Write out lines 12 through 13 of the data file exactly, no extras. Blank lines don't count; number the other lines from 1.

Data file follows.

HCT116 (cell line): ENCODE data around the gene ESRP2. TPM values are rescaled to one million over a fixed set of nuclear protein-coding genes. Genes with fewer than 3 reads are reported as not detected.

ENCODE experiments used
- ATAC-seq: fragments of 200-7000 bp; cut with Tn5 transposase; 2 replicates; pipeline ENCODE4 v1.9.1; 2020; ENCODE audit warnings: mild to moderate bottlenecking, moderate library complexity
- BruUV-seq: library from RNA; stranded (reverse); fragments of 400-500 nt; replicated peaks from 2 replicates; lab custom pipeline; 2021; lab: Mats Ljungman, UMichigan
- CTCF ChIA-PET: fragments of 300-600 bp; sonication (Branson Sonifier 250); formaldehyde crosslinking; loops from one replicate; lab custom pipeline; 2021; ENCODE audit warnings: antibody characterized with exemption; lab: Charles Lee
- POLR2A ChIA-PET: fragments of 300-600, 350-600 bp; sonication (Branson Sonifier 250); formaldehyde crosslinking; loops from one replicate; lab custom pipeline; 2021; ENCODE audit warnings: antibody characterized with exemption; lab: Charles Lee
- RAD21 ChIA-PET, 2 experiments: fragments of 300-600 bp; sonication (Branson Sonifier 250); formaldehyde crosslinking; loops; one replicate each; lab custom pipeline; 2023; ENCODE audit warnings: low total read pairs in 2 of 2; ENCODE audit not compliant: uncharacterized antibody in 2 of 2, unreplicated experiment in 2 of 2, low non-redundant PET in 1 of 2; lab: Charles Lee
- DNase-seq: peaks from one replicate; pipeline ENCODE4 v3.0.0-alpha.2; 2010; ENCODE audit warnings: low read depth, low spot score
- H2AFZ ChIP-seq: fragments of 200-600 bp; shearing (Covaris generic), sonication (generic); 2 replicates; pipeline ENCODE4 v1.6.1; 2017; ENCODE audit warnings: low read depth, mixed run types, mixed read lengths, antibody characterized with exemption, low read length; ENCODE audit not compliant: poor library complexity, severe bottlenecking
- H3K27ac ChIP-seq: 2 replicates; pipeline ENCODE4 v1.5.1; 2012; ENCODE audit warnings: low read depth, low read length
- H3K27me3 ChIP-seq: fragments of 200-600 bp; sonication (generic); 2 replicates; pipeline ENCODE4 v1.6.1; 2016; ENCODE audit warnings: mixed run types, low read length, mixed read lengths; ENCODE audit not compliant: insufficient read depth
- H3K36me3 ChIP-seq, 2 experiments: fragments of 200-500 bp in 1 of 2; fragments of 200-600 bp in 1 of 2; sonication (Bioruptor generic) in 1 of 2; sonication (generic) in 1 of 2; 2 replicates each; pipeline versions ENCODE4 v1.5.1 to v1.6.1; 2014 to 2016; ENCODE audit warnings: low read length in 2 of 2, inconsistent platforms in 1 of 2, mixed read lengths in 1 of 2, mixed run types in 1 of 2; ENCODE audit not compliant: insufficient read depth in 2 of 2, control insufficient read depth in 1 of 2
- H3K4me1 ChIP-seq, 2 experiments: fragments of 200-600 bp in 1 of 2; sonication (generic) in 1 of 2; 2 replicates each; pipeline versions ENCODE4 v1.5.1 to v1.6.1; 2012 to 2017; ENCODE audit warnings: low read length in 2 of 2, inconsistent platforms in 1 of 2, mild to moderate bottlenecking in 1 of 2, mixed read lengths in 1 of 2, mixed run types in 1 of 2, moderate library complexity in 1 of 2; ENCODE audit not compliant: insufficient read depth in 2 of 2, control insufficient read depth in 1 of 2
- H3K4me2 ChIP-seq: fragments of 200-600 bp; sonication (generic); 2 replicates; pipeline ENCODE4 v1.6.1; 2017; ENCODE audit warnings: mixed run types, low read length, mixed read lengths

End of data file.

- H3K36me3 ChIP-seq, 2 experiments: fragments of 200-500 bp in 1 of 2; fragments of 200-600 bp in 1 of 2; sonication (Bioruptor generic) in 1 of 2; sonication (generic) in 1 of 2; 2 replicates each; pipeline versions ENCODE4 v1.5.1 to v1.6.1; 2014 to 2016; ENCODE audit warnings: low read length in 2 of 2, inconsistent platforms in 1 of 2, mixed read lengths in 1 of 2, mixed run types in 1 of 2; ENCODE audit not compliant: insufficient read depth in 2 of 2, control insufficient read depth in 1 of 2
- H3K4me1 ChIP-seq, 2 experiments: fragments of 200-600 bp in 1 of 2; sonication (generic) in 1 of 2; 2 replicates each; pipeline versions ENCODE4 v1.5.1 to v1.6.1; 2012 to 2017; ENCODE audit warnings: low read length in 2 of 2, inconsistent platforms in 1 of 2, mild to moderate bottlenecking in 1 of 2, mixed read lengths in 1 of 2, mixed run types in 1 of 2, moderate library complexity in 1 of 2; ENCODE audit not compliant: insufficient read depth in 2 of 2, control insufficient read depth in 1 of 2